The Pontifical Commission of Sacred Archaeology (Italian : Pontificia Commissione di Archeologia Sacra) is an official board of the Vatican founded in 1852 by Pope Pius IX for the purpose of promoting and directing excavations in the Catacombs of Rome and on other sites of Christian antiquarian interest, and of safeguarding the objects found during such excavations. In 1925, Pope Pius XI declared that the Commission was Pontifical and its competencies were defined in detail and reaffirmed recently in the conventions between the Holy See and the Italian State.
At that period Giovanni Battista De Rossi, a pupil of the archæologist Giuseppe Marchi, had already begun the investigation of subterranean Rome, and achieved results which, if confirmed, promised a rich reward. In a vineyard on the Appian Way he discovered (1849) a fragment of a marble slab bearing part of an inscription, "NELIVS. MARTYR", which he recognized as belonging to the sepulchre of Pope Cornelius, slain in 253, whose remains were laid to rest in the Catacomb of St. Callixtus on the Appian Way. Concluding that the vineyard in which the marble fragment was found overlay this Catacomb, he urged Pius IX to purchase the vineyard in order that excavations might be made there.
The Pope, after listening to the representations of the young Rossi, said: "These are but the dreams of an archæologist"; and he added that he had works of more importance on which to spend his money. Nevertheless, he ordered the purchase to be made, and he allotted an annual revenue of 18,000 francs to be applied for excavations and future discoveries. The Commission of Sacred Archæology was then appointed to superintend the application of this fund to work in the Catacombs and elsewhere. The first meeting of this commission was held in Rome at 1851, at the residence of Cardinal Costantino Patrizi Naro, who presided over it by virtue of his office, and selected its members, first amongst them being the Pope's Sacristan, Mgr. Castellani, whose office up till then included that of the preservation of sacred relics. Mgr. Vincenzo Tizzani, a distinguished scholar, professor of history in the Roman University; Marino Marini, Canon of St. Peter's; Father Marchi, S.J., and G. B. De Rossi, were the first members.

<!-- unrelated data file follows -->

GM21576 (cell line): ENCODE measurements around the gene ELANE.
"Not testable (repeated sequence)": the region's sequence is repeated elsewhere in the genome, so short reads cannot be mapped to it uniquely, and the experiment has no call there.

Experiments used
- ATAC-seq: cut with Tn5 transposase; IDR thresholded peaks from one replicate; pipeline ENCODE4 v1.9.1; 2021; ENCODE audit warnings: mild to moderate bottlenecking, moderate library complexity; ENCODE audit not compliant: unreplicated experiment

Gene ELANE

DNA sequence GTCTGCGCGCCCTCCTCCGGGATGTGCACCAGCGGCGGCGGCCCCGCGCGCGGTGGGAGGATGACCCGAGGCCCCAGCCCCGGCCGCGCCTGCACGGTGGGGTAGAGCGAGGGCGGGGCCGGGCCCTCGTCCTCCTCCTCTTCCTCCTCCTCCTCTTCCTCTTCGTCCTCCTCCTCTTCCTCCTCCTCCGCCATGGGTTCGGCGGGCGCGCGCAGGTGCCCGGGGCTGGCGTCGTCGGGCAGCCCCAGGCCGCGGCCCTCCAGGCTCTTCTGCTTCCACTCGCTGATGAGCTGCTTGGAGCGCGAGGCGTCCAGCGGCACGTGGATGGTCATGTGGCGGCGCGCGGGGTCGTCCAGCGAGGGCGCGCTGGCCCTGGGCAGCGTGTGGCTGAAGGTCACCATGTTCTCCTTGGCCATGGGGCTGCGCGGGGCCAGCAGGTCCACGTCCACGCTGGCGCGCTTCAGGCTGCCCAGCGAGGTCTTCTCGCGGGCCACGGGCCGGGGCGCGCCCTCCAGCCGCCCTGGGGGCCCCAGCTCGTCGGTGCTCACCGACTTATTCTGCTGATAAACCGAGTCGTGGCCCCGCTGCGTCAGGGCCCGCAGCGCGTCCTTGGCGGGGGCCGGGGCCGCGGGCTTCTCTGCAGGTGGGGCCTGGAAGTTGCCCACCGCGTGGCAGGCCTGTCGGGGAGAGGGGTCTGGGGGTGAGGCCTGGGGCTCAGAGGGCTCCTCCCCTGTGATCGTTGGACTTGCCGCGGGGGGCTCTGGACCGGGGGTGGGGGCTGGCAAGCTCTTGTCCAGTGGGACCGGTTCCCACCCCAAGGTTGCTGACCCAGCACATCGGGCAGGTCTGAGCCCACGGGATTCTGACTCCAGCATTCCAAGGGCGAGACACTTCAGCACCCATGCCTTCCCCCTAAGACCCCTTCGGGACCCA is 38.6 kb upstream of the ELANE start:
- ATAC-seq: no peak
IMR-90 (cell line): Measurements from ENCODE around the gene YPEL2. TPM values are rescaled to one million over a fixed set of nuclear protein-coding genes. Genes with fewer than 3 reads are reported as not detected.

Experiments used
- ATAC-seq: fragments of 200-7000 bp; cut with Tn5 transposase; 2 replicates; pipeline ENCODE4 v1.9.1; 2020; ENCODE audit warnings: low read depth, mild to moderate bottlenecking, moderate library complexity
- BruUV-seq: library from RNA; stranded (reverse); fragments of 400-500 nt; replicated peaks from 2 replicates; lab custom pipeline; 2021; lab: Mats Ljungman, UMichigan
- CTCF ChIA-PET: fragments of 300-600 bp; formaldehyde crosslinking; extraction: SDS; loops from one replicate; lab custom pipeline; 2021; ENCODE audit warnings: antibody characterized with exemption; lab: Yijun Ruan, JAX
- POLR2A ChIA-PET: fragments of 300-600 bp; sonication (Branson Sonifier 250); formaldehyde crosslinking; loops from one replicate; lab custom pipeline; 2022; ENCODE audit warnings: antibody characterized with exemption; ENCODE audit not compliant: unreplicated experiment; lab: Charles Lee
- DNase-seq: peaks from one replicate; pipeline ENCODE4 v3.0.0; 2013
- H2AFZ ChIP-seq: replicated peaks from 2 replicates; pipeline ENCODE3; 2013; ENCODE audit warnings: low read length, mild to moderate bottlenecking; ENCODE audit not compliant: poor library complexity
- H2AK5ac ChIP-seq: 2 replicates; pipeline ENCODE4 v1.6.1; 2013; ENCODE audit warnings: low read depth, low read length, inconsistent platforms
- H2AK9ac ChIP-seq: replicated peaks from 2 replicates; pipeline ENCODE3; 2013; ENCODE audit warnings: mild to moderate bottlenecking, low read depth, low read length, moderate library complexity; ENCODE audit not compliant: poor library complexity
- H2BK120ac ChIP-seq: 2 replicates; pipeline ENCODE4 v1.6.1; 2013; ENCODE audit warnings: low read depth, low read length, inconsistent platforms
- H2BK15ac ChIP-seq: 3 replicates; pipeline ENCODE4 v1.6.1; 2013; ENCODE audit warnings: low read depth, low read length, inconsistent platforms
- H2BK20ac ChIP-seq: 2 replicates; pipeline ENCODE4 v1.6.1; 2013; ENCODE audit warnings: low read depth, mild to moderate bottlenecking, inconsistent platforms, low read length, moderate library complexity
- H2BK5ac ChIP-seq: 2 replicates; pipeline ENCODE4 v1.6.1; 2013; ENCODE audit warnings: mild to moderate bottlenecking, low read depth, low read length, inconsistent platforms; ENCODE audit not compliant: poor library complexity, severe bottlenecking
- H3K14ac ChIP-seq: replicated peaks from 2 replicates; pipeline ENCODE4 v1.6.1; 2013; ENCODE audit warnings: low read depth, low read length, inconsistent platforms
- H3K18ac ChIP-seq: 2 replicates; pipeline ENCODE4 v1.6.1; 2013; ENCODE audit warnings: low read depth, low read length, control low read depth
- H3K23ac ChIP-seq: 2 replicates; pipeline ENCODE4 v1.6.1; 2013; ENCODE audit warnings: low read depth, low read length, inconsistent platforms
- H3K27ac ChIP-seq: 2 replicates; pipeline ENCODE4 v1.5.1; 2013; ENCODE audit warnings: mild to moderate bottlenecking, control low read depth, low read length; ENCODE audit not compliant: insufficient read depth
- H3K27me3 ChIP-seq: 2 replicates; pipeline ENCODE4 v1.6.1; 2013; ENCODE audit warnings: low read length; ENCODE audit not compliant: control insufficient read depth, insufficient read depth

The work achieved under its direction has included the formation of the Pio Cristiano Museum; large-scale excavations and repairs in the Catacombs; the discovery and opening up of several subterranean chapels of third-century popes, of St. Cecilia, of the Acilii-Glabriones, and the Cappella Greca; the opening up of many Catacombs now accessible to visitors; the publication of the three volumes of De Rossi's Roma Sotteranea and his Bulletin of Christian Archæology, and many other works of a kindred nature. Under its auspices the Collegium Cultorum Martyrum , or "Association for Venerating the Martyrs in the Catacombs", and the "Conferences of Christian Archæology", were created. It also furnished financial assistance for the excavations made beneath the ancient Roman Churches of San Clemente and Sts. John and Paul, which brought to light underground churches long lost to sight and memory.